The Hacker

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More About This Book

Product Details

  • ISBN-13: 9780671676117
  • Publisher: Pocket Books
  • Publication date: 11/1/1989
  • Format: Mass Market Paperback
  • Pages: 320

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Sort by: Showing 1 Customer Reviews
  • Anonymous

    Posted January 27, 2006

    Written by THE HACK(er)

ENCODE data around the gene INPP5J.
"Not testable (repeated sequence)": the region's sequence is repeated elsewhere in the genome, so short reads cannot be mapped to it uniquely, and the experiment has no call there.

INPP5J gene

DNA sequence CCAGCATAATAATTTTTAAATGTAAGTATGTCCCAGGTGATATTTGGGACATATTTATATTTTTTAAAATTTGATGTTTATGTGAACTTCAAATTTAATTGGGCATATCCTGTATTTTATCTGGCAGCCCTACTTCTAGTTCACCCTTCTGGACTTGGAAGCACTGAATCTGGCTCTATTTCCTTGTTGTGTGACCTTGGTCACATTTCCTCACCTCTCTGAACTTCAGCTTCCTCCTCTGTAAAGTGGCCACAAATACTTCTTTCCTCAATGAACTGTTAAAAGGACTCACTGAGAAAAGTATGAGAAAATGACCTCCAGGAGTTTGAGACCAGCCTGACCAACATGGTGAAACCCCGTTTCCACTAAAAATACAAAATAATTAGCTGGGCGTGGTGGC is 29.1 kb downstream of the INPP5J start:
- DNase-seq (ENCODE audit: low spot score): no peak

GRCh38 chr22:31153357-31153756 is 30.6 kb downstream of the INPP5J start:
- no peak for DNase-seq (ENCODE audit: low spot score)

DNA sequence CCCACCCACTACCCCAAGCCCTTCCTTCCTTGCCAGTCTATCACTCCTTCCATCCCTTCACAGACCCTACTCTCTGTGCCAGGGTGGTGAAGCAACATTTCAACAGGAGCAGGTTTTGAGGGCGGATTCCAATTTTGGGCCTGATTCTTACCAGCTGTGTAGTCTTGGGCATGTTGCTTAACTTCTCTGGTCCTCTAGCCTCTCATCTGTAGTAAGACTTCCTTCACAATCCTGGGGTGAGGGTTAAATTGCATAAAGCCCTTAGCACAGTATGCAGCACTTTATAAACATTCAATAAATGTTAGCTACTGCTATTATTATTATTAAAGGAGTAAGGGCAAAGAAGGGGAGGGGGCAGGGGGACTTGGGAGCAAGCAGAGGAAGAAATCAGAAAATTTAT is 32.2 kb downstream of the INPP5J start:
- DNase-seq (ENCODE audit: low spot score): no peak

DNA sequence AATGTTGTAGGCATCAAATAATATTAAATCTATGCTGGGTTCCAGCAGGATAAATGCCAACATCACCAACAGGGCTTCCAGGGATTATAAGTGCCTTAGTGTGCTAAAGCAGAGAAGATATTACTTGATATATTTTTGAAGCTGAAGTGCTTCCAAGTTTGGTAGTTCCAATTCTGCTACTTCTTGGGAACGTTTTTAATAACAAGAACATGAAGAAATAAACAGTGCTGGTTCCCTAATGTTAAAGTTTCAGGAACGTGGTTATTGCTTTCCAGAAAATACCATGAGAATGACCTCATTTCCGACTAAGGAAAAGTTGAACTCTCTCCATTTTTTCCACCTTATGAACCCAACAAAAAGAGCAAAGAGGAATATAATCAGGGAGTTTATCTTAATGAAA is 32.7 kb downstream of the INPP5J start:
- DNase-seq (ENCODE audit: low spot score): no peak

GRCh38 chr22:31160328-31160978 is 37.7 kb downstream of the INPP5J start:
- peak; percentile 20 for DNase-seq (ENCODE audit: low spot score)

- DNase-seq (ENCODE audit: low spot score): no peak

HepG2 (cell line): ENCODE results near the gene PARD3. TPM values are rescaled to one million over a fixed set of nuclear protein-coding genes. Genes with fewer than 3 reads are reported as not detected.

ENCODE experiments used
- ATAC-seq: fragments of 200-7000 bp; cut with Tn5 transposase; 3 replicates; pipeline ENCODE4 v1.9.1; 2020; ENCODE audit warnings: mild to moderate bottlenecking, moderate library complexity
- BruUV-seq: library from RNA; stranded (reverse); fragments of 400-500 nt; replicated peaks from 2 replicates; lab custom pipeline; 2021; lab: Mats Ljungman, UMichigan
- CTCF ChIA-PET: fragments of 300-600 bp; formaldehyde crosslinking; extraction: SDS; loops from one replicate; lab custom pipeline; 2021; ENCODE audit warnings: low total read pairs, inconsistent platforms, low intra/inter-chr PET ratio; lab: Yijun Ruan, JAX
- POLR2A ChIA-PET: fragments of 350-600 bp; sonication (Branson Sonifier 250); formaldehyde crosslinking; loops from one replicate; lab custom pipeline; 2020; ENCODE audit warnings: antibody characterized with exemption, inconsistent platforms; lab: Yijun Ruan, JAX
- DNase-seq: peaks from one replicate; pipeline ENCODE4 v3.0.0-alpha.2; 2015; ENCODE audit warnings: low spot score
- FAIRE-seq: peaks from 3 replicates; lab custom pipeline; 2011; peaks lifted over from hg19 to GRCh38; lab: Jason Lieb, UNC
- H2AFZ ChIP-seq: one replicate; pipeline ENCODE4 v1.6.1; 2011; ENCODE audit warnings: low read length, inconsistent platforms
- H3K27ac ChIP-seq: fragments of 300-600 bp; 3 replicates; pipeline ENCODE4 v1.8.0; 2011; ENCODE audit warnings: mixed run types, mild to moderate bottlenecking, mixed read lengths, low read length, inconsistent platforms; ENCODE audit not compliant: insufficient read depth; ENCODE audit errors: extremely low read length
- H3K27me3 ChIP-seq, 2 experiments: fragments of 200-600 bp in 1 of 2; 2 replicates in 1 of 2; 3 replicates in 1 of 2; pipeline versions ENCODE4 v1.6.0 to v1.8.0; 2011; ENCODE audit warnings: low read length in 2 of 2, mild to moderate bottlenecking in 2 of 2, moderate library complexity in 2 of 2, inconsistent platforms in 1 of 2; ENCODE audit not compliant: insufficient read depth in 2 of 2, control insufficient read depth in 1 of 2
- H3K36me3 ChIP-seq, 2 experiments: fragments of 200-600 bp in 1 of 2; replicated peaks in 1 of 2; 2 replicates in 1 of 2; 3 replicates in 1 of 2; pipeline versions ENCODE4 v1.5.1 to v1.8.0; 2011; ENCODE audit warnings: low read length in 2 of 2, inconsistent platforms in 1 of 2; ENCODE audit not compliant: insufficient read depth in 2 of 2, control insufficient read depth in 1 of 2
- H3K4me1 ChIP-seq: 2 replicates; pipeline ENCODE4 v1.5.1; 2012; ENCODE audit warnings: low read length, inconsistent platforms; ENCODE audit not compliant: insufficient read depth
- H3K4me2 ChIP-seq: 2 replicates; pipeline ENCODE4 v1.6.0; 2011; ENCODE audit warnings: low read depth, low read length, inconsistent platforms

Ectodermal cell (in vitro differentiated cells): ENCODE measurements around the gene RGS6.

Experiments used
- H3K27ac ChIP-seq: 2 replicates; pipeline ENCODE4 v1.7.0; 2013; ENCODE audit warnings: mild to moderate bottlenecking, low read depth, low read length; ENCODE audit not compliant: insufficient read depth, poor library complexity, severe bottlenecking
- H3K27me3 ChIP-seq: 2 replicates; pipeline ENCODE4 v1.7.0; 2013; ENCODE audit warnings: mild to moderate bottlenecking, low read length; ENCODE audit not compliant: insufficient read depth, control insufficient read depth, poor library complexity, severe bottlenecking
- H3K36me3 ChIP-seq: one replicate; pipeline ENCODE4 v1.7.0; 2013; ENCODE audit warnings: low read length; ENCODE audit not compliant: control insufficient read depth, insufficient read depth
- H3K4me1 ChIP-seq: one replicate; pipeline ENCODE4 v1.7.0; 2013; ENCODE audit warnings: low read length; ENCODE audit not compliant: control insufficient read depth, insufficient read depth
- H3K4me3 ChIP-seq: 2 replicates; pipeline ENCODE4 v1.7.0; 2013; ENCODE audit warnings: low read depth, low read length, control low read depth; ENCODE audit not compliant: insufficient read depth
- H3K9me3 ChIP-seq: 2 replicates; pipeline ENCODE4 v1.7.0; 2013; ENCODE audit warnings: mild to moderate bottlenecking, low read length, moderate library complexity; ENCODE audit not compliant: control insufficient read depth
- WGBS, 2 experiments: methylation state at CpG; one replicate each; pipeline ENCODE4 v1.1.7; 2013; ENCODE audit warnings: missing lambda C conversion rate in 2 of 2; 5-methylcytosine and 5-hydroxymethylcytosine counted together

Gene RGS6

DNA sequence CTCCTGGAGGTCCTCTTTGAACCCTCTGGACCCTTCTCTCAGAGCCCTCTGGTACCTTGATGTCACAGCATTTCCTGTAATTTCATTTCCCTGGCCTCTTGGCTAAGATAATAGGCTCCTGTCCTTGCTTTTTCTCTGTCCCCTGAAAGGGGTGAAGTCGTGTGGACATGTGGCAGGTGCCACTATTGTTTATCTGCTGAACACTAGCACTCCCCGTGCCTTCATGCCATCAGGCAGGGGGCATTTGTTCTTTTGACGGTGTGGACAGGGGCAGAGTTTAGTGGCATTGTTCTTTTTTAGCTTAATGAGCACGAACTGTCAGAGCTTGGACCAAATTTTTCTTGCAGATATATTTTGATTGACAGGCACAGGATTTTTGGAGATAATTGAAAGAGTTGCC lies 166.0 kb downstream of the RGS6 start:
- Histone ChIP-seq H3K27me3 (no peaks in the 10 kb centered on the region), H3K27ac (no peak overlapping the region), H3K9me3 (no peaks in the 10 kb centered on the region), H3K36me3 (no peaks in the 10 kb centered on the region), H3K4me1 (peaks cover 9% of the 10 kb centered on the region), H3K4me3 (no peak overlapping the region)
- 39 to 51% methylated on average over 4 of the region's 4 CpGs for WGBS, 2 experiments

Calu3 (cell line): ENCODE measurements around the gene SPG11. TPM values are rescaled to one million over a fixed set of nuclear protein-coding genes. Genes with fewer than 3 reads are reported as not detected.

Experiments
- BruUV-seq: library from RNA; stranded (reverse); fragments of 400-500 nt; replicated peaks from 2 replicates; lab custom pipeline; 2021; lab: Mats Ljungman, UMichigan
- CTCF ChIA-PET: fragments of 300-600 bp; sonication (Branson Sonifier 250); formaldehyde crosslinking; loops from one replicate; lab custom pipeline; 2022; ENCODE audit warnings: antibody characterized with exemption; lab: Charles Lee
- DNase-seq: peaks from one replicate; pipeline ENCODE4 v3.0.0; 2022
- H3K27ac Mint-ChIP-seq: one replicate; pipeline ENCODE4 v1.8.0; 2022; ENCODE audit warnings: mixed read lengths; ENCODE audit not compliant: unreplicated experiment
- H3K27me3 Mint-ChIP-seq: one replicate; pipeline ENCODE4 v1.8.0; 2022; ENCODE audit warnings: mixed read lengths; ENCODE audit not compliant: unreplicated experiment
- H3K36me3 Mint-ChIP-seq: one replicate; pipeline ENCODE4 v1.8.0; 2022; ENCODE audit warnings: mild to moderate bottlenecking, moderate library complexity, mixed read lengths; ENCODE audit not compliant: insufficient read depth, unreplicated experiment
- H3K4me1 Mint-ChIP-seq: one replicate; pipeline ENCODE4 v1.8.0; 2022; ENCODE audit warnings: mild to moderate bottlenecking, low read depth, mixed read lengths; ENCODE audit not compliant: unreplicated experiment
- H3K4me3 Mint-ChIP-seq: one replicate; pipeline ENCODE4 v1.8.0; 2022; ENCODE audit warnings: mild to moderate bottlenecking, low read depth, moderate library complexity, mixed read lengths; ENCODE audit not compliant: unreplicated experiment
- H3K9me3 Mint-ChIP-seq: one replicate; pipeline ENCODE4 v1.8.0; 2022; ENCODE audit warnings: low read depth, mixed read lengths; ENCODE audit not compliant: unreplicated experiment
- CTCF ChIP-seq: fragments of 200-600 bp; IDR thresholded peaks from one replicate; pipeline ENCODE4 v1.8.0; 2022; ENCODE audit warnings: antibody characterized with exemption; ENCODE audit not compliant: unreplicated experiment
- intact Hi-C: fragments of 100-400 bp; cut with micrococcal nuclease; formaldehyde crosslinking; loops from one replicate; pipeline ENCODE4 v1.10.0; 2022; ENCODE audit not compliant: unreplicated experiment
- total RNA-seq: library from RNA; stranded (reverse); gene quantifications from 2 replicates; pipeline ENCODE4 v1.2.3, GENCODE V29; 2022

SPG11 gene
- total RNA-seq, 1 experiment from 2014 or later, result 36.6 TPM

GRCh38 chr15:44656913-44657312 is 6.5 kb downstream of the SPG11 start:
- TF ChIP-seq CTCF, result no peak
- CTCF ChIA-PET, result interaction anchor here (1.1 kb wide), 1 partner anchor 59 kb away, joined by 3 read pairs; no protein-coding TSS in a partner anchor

Wow. Um, wow. - This book is shockingly bad. Poor writing, stupid plot, cartoon characters and a story picked straight from the headlines of 1988 combine to make reading this a singular experience in horror fiction. - The plot concerns an evil computer genius driven mad because his classmates mocked him for his excessive weight in high school. Now he's all grown up and seeking revenge on . . .total strangers? Wait. That's not really revenge, is it? - The strangers: a group of BBS members in New Orleans. They are the best of the best, or so they think. The evil computer genius, now disguised behind his BBS identity - The Succubus - challenges the BBS group to break into his system and recover files. When they actually succeed in stealing the files, it turns out the files are more valuable than The Succubus anticipated, setting off a war between the two factions. - For those who don't remember, Bulletin Board systems were the precursors to the modern internet. They were interactive, dialup systems where people could chat, play games, hook up, etc. There are still a few around, but most people just use IM these days. Chet Day's use of them as a plot device seems oddly quaint in the 21st century. - There really isn't anyone in this book to root for. Chet slams us over the head repeatedly with the fact that these mighty electronic warriors are, in real life, weak, insecure, frail people. One is in a wheelchair, another a teenaged Japanese girl. One is a high school teacher, another an addled Vietnam vet. As good as they are in front of their avatars, they are just ordinary people behind them. Day seems to think this will excuse their rude, boorish braggadocio, but it did not for this reader. I kept thinking all these loudmouthed punks needed a swift kick. - The Succubus himself is a standard-issue bad guy and doesn't break any new ground. He's smart, he's crazy, he wears a monk's robe and hurts himself in order to get closer to God. Yawn. Never seen that before. Even though this novel was written in 1989, this particular character was already hoary and boring. - Add to all this the slow-moving pace (the first 'attack' doesn't occur until page 121) and you've got all the makings for something you'd find in the penny bin at the Goodwill store.

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